Hook the Boys on Reading!

For Lower Elementary Students

With the very youngest readers, the sheer excitement and novelty of looking at print, pouring over illustrations, and recognizing sight words will go a long way to building enthusiasm for reading and literacy time. But if you are going to maintain that enthusiasm once boys have begun reading more independently, there are some critical things to remember and do in your classroom.


Before/during reading

Have a reading routine. Establish firm guidelines so that students know exactly what is expected of them during this time called “reading.” Model and practice what it looks like and sounds like. Rituals and routines are comforting and create continuity from day to day. For the sake of your boys, structure the Readers Workshop so that there are short spurts of focused work, along with opportunities to move and to talk.

Expand your own definition of what reading is and make sure that your classroom library is stocked with a wide array of types of reading material—non-fiction, graphic novels/comic books, magazines, how-to books, almanacs, trivia books, books with a strong visual component, jokes and riddles, realistic fiction, poetry, online e-books, etc. Why? Boys need to see themselves reflected in the things they read. Actively promote materials beyond traditional fiction by giving booktalks or brief mini-lessons about them, so they are perceived as having value as well.

Create comfortable and inviting spaces for reading. Give thought to placement of furniture, storage of and access to reading material, etc. Boys may need a space that allows some “wiggle room.”

Capitalize on boys’ competitive nature and challenge the class to increase the number of minutes they read independently each day by one minute (stamina) until they meet the goal you have set for them. Use a timer and create a graph on your interactive white board or chart paper.

Invite male role models into your classroom during reading time. Allow your boys the chance to see and hear them reading, and have these volunteers listen to your boys practice reading aloud. Consider having a Dads Read event.


After reading

Younger students enjoy and benefit from multiple readings of the same text. If the text lends itself to Reader's Theater, have several students who read the same text act it out. (Recruit volunteers to type texts for you in script form. Or look here for some Reader’s Theater resources on TeachersFirst.) Though Reader's Theater doesn't require the use of elaborate costumes or props, let your boys have hands-on time creating some simple props or masks that will help to tell the story.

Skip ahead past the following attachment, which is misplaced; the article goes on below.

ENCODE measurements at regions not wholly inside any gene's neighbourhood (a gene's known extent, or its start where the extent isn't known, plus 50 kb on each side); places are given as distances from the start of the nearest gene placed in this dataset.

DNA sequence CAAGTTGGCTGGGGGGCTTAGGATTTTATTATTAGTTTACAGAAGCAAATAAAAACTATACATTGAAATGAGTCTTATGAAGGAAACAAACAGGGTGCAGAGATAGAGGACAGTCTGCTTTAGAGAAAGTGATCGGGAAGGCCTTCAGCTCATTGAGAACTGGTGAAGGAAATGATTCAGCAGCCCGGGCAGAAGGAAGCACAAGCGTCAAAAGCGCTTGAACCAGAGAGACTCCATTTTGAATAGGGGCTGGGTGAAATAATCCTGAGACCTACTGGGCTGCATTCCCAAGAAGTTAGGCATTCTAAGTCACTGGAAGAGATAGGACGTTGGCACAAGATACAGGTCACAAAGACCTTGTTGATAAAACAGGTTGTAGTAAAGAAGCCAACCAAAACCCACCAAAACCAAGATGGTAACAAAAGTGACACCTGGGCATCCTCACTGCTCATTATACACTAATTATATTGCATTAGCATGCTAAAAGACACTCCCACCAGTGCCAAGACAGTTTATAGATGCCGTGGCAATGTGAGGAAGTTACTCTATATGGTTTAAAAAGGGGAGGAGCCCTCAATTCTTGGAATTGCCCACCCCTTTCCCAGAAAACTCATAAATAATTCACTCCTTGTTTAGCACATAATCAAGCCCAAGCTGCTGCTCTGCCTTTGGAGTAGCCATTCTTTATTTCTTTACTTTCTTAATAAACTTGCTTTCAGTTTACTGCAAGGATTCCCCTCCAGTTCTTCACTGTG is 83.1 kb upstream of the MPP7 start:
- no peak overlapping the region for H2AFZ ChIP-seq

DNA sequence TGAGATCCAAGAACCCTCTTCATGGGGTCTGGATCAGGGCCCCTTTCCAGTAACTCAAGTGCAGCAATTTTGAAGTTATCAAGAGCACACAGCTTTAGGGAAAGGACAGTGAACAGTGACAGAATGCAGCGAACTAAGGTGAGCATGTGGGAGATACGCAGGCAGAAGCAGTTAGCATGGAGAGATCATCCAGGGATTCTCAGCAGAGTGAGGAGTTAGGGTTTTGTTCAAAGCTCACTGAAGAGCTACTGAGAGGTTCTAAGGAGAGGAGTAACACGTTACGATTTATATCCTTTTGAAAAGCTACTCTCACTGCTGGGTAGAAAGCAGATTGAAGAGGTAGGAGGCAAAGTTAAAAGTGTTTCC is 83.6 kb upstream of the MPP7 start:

Have students assume the identity of one of the characters from the text.  Play a game like the popular board game Guess Who.   Allow the audience/group to ask yes-or-no questions, citing details from the text to determine who the character is.

Create a “maker-space” or center with shoeboxes, construction paper, poster board, scraps, found materials, etc. where students can re-create the setting or a particular scene of a text that they read.

Occasionally use a reading log as a tool to keep boys engaged. Again, capitalize on their competitive spirit, competing against themselves. After a goal-setting conversation, provide challenges such as:

  • Can you read more pages than last week?
  • Can you read at home for more minutes than last week?
  • Can you read two more books by the same author?
  • Can you find five new facts from your informational text?
  • Can you explore three new kinds of reading (genres, or other organizational types) this month?


Books for lower elementary readers

This list is a small sampling of books that exemplify what we know most young boys enjoy and look for in their reading: characters like themselves, action, visuals that advance the action, and humor. These are books that give them things to do, to laugh about with their guy friends, to build or make things, and from which to learn fascinating facts to share with others.